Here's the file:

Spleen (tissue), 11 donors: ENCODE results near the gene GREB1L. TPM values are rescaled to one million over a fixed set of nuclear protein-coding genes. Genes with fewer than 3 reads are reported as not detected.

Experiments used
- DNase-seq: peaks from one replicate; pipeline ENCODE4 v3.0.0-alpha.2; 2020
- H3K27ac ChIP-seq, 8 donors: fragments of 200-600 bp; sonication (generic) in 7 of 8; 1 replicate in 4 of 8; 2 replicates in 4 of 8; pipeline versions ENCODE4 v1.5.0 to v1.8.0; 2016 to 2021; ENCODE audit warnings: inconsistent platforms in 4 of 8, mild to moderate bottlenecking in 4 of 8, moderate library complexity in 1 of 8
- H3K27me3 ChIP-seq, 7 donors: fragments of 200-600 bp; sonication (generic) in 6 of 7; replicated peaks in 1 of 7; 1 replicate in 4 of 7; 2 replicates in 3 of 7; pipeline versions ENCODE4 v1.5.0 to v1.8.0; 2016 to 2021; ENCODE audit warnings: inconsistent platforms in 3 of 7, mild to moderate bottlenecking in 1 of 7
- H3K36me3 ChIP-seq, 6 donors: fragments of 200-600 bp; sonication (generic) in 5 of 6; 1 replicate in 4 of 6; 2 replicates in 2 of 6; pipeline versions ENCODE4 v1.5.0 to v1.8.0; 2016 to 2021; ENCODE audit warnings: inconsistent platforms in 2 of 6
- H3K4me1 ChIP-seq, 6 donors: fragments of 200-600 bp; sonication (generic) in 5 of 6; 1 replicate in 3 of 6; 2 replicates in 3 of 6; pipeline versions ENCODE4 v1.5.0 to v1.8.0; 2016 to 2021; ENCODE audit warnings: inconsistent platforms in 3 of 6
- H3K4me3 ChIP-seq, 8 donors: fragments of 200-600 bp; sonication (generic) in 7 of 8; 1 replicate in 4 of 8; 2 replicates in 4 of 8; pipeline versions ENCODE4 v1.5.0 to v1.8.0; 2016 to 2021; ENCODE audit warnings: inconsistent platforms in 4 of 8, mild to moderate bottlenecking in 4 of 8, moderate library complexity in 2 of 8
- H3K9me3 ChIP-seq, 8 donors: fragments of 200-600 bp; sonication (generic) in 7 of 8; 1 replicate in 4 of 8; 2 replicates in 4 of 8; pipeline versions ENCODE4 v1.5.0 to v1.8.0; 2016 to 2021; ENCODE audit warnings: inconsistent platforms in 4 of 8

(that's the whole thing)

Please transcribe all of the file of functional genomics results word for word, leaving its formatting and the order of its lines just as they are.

Spleen (tissue), 11 donors: ENCODE results near the gene GREB1L. TPM values are rescaled to one million over a fixed set of nuclear protein-coding genes. Genes with fewer than 3 reads are reported as not detected.

Experiments used
- DNase-seq: peaks from one replicate; pipeline ENCODE4 v3.0.0-alpha.2; 2020
- H3K27ac ChIP-seq, 8 donors: fragments of 200-600 bp; sonication (generic) in 7 of 8; 1 replicate in 4 of 8; 2 replicates in 4 of 8; pipeline versions ENCODE4 v1.5.0 to v1.8.0; 2016 to 2021; ENCODE audit warnings: inconsistent platforms in 4 of 8, mild to moderate bottlenecking in 4 of 8, moderate library complexity in 1 of 8
- H3K27me3 ChIP-seq, 7 donors: fragments of 200-600 bp; sonication (generic) in 6 of 7; replicated peaks in 1 of 7; 1 replicate in 4 of 7; 2 replicates in 3 of 7; pipeline versions ENCODE4 v1.5.0 to v1.8.0; 2016 to 2021; ENCODE audit warnings: inconsistent platforms in 3 of 7, mild to moderate bottlenecking in 1 of 7
- H3K36me3 ChIP-seq, 6 donors: fragments of 200-600 bp; sonication (generic) in 5 of 6; 1 replicate in 4 of 6; 2 replicates in 2 of 6; pipeline versions ENCODE4 v1.5.0 to v1.8.0; 2016 to 2021; ENCODE audit warnings: inconsistent platforms in 2 of 6
- H3K4me1 ChIP-seq, 6 donors: fragments of 200-600 bp; sonication (generic) in 5 of 6; 1 replicate in 3 of 6; 2 replicates in 3 of 6; pipeline versions ENCODE4 v1.5.0 to v1.8.0; 2016 to 2021; ENCODE audit warnings: inconsistent platforms in 3 of 6
- H3K4me3 ChIP-seq, 8 donors: fragments of 200-600 bp; sonication (generic) in 7 of 8; 1 replicate in 4 of 8; 2 replicates in 4 of 8; pipeline versions ENCODE4 v1.5.0 to v1.8.0; 2016 to 2021; ENCODE audit warnings: inconsistent platforms in 4 of 8, mild to moderate bottlenecking in 4 of 8, moderate library complexity in 2 of 8
- H3K9me3 ChIP-seq, 8 donors: fragments of 200-600 bp; sonication (generic) in 7 of 8; 1 replicate in 4 of 8; 2 replicates in 4 of 8; pipeline versions ENCODE4 v1.5.0 to v1.8.0; 2016 to 2021; ENCODE audit warnings: inconsistent platforms in 4 of 8